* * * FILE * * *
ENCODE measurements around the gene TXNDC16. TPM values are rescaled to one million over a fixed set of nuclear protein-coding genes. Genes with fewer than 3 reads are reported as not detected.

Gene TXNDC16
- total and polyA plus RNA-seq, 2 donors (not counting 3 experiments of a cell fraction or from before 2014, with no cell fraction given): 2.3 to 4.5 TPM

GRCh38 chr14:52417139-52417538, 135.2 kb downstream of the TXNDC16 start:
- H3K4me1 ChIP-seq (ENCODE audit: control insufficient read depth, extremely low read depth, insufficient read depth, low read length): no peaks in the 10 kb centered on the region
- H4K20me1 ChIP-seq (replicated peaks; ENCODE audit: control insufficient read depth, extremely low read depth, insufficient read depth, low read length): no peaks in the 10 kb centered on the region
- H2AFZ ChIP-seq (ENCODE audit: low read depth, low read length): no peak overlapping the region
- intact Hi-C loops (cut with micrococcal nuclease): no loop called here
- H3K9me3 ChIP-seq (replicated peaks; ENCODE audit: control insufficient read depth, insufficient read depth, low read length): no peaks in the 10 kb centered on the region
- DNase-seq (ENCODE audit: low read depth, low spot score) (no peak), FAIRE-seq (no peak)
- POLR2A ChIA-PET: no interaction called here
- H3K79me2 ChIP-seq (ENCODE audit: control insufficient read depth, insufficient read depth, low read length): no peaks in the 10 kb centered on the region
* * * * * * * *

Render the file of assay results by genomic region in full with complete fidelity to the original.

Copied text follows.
ENCODE measurements around the gene TXNDC16. TPM values are rescaled to one million over a fixed set of nuclear protein-coding genes. Genes with fewer than 3 reads are reported as not detected.

Gene TXNDC16
- total and polyA plus RNA-seq, 2 donors (not counting 3 experiments of a cell fraction or from before 2014, with no cell fraction given): 2.3 to 4.5 TPM

GRCh38 chr14:52417139-52417538, 135.2 kb downstream of the TXNDC16 start:
- H3K4me1 ChIP-seq (ENCODE audit: control insufficient read depth, extremely low read depth, insufficient read depth, low read length): no peaks in the 10 kb centered on the region
- H4K20me1 ChIP-seq (replicated peaks; ENCODE audit: control insufficient read depth, extremely low read depth, insufficient read depth, low read length): no peaks in the 10 kb centered on the region
- H2AFZ ChIP-seq (ENCODE audit: low read depth, low read length): no peak overlapping the region
- intact Hi-C loops (cut with micrococcal nuclease): no loop called here
- H3K9me3 ChIP-seq (replicated peaks; ENCODE audit: control insufficient read depth, insufficient read depth, low read length): no peaks in the 10 kb centered on the region
- DNase-seq (ENCODE audit: low read depth, low spot score) (no peak), FAIRE-seq (no peak)
- POLR2A ChIA-PET: no interaction called here
- H3K79me2 ChIP-seq (ENCODE audit: control insufficient read depth, insufficient read depth, low read length): no peaks in the 10 kb centered on the region